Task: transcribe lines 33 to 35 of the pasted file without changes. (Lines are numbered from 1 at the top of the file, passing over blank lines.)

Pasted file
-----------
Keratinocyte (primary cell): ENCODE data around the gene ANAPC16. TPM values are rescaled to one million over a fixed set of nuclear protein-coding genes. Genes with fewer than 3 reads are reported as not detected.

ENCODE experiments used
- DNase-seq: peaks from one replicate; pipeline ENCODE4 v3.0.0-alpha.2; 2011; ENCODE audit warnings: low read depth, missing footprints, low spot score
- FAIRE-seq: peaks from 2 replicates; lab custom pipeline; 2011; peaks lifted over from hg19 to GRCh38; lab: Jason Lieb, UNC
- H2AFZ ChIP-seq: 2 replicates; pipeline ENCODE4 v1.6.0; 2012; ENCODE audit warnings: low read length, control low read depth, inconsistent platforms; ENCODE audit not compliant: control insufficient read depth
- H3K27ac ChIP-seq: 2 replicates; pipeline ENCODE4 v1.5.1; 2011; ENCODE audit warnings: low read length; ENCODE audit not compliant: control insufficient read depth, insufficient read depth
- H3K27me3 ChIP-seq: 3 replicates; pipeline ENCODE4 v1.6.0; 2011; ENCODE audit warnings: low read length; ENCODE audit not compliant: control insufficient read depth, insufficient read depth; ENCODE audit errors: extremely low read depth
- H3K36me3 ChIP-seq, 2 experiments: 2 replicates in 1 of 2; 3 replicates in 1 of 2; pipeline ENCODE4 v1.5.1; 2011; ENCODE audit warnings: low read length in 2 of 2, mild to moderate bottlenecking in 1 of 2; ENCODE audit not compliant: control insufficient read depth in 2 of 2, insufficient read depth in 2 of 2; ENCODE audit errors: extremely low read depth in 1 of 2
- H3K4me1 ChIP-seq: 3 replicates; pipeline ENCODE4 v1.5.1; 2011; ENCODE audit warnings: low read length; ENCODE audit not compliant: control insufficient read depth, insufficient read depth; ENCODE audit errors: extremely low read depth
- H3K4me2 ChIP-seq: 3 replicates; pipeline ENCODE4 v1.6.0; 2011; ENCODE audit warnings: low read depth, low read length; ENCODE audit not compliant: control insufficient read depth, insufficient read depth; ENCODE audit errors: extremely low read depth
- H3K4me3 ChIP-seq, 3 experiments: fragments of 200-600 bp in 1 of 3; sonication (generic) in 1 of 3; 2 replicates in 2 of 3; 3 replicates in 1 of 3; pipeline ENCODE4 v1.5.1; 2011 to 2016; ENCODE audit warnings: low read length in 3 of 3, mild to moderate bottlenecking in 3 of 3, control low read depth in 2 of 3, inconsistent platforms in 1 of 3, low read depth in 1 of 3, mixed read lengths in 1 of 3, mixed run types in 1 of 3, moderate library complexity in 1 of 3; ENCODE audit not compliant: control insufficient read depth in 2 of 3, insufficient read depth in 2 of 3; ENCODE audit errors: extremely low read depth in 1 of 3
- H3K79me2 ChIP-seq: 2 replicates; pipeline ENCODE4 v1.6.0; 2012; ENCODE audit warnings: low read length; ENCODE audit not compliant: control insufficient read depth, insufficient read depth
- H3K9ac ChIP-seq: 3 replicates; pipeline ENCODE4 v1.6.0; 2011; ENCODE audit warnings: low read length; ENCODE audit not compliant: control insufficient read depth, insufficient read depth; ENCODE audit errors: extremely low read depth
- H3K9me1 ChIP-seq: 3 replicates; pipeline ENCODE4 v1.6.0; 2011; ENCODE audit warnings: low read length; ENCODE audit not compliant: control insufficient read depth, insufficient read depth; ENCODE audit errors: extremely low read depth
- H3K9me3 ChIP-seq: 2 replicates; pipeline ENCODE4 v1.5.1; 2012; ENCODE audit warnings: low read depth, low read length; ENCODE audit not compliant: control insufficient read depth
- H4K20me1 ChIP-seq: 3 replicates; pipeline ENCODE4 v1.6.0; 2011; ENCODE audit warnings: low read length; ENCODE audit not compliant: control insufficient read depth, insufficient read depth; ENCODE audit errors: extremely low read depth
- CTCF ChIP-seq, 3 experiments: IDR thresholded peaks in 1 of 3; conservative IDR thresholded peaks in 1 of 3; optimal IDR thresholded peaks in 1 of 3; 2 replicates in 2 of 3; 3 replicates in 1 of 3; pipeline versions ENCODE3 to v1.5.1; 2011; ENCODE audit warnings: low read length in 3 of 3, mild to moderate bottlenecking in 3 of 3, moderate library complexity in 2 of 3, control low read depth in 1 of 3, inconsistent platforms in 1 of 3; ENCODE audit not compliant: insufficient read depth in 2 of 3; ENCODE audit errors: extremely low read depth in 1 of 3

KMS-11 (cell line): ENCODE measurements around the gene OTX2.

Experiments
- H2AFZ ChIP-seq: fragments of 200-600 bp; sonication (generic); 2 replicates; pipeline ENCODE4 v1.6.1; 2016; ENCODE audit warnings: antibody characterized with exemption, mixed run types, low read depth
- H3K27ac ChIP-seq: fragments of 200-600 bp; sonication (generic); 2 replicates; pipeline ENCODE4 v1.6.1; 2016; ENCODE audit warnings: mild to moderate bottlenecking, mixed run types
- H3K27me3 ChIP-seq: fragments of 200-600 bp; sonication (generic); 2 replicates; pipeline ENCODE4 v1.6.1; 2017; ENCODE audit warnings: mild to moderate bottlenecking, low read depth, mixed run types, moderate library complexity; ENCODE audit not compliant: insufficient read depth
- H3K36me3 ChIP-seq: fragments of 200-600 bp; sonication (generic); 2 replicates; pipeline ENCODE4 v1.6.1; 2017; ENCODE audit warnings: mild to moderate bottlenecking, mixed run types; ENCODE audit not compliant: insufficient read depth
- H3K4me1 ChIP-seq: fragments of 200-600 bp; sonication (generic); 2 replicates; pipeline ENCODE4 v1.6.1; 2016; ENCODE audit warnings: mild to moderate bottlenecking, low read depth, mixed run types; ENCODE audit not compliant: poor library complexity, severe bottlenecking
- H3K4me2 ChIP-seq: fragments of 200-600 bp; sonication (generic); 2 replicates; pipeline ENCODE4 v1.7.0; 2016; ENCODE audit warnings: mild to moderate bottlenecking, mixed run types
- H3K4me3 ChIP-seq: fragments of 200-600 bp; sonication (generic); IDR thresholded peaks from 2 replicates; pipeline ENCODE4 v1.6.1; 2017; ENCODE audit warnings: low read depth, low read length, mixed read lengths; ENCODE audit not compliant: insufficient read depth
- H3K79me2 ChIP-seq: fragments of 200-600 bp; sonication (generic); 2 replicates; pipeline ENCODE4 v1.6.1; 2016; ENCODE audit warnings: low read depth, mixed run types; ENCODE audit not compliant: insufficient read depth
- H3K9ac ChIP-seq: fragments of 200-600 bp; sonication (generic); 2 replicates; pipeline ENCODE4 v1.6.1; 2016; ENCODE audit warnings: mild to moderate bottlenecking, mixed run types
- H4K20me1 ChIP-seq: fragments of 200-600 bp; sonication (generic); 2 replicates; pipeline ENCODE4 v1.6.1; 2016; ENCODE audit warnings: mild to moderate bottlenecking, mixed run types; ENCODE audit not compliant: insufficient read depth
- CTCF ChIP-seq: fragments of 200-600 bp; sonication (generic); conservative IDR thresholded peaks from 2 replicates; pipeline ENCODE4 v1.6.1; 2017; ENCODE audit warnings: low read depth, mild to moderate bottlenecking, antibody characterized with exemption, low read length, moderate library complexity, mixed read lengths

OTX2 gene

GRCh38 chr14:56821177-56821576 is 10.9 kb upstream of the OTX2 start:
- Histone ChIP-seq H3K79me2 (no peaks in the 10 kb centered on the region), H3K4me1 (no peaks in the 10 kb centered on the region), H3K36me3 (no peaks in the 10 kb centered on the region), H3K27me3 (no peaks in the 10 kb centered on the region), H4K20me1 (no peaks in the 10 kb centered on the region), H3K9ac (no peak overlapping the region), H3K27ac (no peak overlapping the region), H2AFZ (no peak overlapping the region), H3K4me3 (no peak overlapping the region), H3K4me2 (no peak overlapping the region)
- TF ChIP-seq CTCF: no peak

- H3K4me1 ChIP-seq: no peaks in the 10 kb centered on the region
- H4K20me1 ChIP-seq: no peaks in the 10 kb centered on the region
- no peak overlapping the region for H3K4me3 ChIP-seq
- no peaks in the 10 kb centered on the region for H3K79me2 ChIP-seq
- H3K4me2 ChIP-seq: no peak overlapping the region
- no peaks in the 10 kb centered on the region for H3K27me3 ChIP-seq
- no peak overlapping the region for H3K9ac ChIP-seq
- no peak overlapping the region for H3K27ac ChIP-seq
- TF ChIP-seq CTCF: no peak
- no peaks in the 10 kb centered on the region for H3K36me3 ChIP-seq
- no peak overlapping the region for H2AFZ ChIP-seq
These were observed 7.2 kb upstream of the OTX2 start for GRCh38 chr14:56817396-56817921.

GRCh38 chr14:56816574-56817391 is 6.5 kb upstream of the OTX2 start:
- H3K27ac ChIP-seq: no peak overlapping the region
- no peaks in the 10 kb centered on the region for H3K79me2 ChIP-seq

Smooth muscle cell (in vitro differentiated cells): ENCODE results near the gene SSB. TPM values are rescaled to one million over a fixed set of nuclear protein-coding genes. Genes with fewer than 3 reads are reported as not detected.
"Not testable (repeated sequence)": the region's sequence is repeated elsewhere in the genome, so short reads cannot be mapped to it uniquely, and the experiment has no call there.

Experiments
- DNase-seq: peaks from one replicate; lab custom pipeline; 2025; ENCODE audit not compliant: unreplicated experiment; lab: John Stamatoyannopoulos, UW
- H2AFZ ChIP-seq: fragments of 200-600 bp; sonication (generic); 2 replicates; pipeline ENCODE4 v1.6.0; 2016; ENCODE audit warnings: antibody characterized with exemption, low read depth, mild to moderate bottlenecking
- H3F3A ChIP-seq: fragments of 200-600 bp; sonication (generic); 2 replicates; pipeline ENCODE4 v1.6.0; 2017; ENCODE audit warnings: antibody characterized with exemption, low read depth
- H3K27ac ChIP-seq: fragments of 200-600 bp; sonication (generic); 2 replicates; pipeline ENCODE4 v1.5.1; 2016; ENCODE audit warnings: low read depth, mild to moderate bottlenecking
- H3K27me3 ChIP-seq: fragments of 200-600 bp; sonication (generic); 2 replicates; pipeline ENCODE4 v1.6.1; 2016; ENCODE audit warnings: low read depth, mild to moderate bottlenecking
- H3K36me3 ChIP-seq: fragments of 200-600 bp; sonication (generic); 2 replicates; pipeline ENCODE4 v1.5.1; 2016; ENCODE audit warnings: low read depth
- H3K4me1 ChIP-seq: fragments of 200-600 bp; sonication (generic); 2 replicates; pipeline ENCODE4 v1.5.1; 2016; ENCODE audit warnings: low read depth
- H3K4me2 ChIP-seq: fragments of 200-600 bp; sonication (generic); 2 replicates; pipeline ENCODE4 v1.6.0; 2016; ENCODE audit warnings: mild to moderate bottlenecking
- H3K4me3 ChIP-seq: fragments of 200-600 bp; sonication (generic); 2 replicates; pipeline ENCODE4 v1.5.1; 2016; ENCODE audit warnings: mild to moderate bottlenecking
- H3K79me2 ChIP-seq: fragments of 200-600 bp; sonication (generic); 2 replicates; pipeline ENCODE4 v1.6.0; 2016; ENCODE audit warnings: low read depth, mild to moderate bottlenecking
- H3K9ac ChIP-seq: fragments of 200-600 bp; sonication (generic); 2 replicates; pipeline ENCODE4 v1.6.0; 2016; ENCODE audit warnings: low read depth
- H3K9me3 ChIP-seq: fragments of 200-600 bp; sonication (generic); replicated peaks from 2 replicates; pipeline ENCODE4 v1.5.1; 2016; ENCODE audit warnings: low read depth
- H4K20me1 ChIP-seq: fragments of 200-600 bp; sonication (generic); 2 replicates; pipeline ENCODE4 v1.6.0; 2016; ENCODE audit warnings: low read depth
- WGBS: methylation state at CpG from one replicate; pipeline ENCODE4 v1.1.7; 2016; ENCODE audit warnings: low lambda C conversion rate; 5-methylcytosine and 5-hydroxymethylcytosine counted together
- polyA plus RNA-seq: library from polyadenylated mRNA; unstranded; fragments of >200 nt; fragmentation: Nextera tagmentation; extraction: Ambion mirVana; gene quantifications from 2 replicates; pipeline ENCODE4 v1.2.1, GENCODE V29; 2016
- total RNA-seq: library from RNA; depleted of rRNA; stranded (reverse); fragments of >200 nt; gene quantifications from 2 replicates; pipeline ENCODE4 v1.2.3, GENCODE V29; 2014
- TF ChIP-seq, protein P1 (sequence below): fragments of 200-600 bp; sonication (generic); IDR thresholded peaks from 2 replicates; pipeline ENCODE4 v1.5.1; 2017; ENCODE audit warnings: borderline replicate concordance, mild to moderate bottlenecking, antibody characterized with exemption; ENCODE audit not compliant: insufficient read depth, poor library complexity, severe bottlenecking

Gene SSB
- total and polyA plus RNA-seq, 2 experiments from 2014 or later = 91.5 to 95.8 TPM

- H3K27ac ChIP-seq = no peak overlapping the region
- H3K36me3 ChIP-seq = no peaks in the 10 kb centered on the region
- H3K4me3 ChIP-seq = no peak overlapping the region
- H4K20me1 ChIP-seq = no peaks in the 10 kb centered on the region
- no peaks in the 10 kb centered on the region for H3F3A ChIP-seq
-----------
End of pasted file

- Histone ChIP-seq H3K79me2 (no peaks in the 10 kb centered on the region), H3K4me1 (no peaks in the 10 kb centered on the region), H3K36me3 (no peaks in the 10 kb centered on the region), H3K27me3 (no peaks in the 10 kb centered on the region), H4K20me1 (no peaks in the 10 kb centered on the region), H3K9ac (no peak overlapping the region), H3K27ac (no peak overlapping the region), H2AFZ (no peak overlapping the region), H3K4me3 (no peak overlapping the region), H3K4me2 (no peak overlapping the region)
- TF ChIP-seq CTCF: no peak

- H3K4me1 ChIP-seq: no peaks in the 10 kb centered on the region